Duration: 3 sessions

Course Content

Human beings have evolved to operate in a complex, dynamic and unpredictable world. In stark contrast, most research about human behaviour has been conducted in controlled lab conditions, focusing on one domain (e.g. cognitive psychology) and within that a specific phenomenon (e.g. spatial memory). The effects of the real-world context are kept to a minimum or eliminated in order to isolate variables and test hypotheses. However, lab experiments account for only 20% of the variance we see in everyday life.  This raises serious questions about how ecological valid and generalizable the results are from lab studies and the theories that are derived from them.

It is increasingly recognized that everyday practice is distributed and situated in the moment rather than being able to be reduced to models in the head where knowledge is conveniently divided among mind, body, activity.  To be more representative of the messy world we live in research needs to be conducted in the wild. It needs to bring the richness of the wild back into focus. In doing, so we can begin to bridge the gap between theory and its relevance to the real world. 

One field where this shift has begun to make in-roads is in Human-Computer interaction (HCI). The term in-the-wild is increasingly used to describe approaches in HCI research that are accounting for user experience phenomena that differ from those derived from other lab-based methods. It is used to refer to research that seeks to understand new technology interventions in everyday living. In this course, we will cover how to conduct research in the wild with a focus on how to use it to design and evaluate user interfaces.

The course will start with an introduction to research in the wild, starting with the pioneering work of Jean Lave, Lucy Suchman and Ed Hutchins  who cogently argued that cognition could only be studied in in-the-wild.  We will then examine the methods that are currently used and the comparative studies that have been conducted to demonstrate how wildly different lab and in the wild studies are. The course will be illustrated by a number of case studies. We will also examine how newly emerging technologies and techniques can be used to study and track people at work, at home, on the move and in other contexts, providing a new repertoire of ways to understand and explain human behaviour. The ethical and practical issues they raise will also be addressed.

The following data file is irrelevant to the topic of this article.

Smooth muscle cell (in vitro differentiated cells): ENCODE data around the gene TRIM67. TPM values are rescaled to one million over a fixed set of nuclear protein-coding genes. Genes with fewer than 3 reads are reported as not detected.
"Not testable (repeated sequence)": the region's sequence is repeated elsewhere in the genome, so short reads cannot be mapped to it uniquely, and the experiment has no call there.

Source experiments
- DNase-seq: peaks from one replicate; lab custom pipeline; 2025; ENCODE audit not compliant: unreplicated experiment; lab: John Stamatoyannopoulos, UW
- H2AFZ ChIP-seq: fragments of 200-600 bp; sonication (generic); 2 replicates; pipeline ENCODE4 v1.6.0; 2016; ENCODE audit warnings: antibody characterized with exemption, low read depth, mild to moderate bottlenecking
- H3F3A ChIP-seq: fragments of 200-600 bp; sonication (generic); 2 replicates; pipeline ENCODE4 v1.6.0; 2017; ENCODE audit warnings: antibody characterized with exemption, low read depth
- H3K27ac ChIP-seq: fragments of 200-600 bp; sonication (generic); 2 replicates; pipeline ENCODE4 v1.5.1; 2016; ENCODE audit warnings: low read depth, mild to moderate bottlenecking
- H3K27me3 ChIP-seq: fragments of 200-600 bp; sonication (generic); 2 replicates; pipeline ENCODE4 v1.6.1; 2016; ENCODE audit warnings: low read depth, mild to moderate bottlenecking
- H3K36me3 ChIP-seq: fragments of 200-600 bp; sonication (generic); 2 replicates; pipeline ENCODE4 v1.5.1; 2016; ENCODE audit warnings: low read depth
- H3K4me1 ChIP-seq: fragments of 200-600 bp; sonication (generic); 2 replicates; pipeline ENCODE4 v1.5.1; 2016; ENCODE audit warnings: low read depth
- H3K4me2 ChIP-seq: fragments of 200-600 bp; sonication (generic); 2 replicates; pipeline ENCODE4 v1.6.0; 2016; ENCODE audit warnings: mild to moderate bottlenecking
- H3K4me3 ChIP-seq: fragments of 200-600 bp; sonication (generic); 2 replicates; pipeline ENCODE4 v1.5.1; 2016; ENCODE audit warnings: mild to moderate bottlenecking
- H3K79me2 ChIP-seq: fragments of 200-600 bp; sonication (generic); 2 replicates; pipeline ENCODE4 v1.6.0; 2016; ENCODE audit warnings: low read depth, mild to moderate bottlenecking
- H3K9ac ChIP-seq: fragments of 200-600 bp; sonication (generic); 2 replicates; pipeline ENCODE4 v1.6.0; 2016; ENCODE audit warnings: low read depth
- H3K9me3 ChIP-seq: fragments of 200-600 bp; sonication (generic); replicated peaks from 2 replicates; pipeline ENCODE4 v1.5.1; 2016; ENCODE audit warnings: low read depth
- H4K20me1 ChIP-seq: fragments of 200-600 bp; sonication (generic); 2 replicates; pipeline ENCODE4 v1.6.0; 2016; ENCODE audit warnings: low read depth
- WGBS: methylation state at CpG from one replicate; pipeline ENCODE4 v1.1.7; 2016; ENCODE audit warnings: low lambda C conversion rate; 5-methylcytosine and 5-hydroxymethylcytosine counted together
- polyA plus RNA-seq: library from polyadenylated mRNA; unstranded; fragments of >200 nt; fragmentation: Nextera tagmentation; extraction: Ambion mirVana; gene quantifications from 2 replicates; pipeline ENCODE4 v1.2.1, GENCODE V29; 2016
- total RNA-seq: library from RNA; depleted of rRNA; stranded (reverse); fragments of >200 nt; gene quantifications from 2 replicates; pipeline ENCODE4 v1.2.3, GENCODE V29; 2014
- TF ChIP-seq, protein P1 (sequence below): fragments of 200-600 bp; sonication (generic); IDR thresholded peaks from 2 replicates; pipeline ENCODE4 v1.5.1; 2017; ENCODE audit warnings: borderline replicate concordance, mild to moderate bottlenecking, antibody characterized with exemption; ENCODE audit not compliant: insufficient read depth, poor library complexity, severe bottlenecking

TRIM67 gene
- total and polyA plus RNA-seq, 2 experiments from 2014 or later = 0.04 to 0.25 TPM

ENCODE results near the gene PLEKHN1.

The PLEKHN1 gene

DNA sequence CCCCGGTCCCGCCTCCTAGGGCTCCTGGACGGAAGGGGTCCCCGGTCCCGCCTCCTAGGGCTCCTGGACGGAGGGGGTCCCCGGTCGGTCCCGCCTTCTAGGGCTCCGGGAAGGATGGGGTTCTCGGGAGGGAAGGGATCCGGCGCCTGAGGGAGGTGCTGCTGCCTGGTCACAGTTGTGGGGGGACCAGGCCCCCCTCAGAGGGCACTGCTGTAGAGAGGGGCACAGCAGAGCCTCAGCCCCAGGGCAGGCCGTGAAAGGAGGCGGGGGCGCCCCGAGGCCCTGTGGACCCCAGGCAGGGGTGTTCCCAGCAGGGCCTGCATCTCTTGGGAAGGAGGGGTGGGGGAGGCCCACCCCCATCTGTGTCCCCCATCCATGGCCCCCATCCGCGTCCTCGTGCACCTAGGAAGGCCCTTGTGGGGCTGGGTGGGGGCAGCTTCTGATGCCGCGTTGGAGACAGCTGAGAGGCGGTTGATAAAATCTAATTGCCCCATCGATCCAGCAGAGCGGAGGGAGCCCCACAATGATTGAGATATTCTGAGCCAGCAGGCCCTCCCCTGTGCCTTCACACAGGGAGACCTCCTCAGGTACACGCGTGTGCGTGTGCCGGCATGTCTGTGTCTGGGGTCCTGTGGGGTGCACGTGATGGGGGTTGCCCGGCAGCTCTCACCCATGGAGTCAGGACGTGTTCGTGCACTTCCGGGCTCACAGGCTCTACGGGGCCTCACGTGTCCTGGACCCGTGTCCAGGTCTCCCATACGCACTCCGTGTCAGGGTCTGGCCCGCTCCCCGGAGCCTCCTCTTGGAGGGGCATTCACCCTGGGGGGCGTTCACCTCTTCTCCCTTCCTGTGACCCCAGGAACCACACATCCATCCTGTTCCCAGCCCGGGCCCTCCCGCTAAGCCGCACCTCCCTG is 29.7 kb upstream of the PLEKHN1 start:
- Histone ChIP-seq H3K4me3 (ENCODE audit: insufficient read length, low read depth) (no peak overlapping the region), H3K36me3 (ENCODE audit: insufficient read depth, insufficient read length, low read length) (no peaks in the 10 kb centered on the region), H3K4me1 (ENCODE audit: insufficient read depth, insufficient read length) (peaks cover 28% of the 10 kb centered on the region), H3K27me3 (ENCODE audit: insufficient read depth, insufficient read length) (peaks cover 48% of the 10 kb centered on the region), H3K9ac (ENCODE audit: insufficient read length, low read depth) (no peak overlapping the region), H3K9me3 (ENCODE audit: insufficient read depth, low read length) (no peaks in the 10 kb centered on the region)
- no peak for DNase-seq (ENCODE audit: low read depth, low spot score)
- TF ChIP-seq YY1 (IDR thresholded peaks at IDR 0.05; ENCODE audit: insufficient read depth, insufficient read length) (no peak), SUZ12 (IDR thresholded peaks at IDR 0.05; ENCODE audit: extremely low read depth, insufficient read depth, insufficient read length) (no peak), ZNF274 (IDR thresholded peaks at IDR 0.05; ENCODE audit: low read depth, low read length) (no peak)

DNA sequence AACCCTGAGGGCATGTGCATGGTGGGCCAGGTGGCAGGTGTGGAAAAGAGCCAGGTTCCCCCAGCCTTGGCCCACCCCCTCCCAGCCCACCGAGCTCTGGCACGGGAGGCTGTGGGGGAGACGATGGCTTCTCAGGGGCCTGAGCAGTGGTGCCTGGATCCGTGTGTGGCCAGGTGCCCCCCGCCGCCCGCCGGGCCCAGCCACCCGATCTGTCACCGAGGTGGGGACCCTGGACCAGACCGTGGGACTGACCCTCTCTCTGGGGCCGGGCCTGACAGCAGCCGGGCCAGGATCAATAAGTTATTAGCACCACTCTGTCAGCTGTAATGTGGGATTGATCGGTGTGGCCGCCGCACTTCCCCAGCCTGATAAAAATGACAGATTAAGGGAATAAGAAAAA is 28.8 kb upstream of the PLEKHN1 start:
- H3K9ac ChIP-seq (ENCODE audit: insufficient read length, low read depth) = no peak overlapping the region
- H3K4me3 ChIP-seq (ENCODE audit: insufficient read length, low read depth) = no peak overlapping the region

The course will include small group projects involving observing your fellow students in the wild to learn more about how they behave in the real world.


  • To get an overview of in-the-wild research.
  • To learn about the methods, technologies and new techniques that can be used as part of conducting in the wild research.
  • To learn about the opportunities and challenges of in the wild research.


Rogers, Y., Yuill, N. and Marshall, P. (2013) Contrasting lab-based and in-the-wild studies for evaluating multi-user technologies. In Price, S., Jewitt, C. and Brown, B. (eds.) SAGE Handbook of Technology Research. 359-173.

Rogers, Y. (2011) Interaction design gone wild: striving for wild theory. interactions, 18(4): 58-62.

Marshall, P., Morris, R., Rogers, Y., Kreitmayer, S. and Davies, M. (2011) Rethinking 'multi-user': an in-the-wild study of how groups approach a walk-up-and-use tabletop interface. Proceedings of CHI’11. ACM. 3033-3042

Crabtree, A. Chamberlain, A. Grinter, R.E., Jones, M., Rodden, T. and Y Rogers. (2013) Introduction to the special issue of “The Turn to The Wild” ACM Transactions on Computer-Human Interaction (TOCHI), 20 (3), 13

Johnson, R., Rogers, Y., van der Linden, J. and Bianchi-Berthouze, N. (2012) Being in the thick of in-the-wild studies: the challenges and insights or researcher participation. Proc. CHI’12, ACM, 1135-1144. 


Yvonne Rogers is the director of the Interaction Centre at UCL (UCLIC) in the UK, deputy head of department for Computer Science and a professor of Interaction Design. She is the Principal Investigator for the Intel-funded Cities collaborative research Institute (cities.io) at UCL. She is also an honorary professor at University Cape Town and has spent sabbaticals at Stanford, Apple, Queensland University, Melbourne University, University Cape Town and UCSD. Her research is in the areas of ubiquitous computing, interaction design and human-computer interaction. This involves informing, building and evaluating novel user experiences through creating and assembling a diversity of pervasive technologies. She has been instrumental in promulgating new theories (e.g., external cognition), alternative methodologies (e.g., in the wild studies) and far-reaching research agendas (e.g., “Being Human: HCI in 2020” manifesto), and has pioneered an approach to innovation and ubiquitous learning. She is a co-author of the definitive textbook on Interaction Design and HCI now published in its 4th edition that has sold over 150,000 copies worldwide and has been translated into 6 languages. She is a fellow of the BCS and the ACM CHI Academy. She was also awarded a prestigious EPSRC dream fellowship concerned with rethinking the relationship between ageing, computing and creativity. Her current research focuses on community engagement and behavioural change, through augmenting everyday, learning and collaborative work activities with interactive technologies. She has published over 200 articles, including a recent monograph “HCI Theory: Classical, Modern and Contemporary”..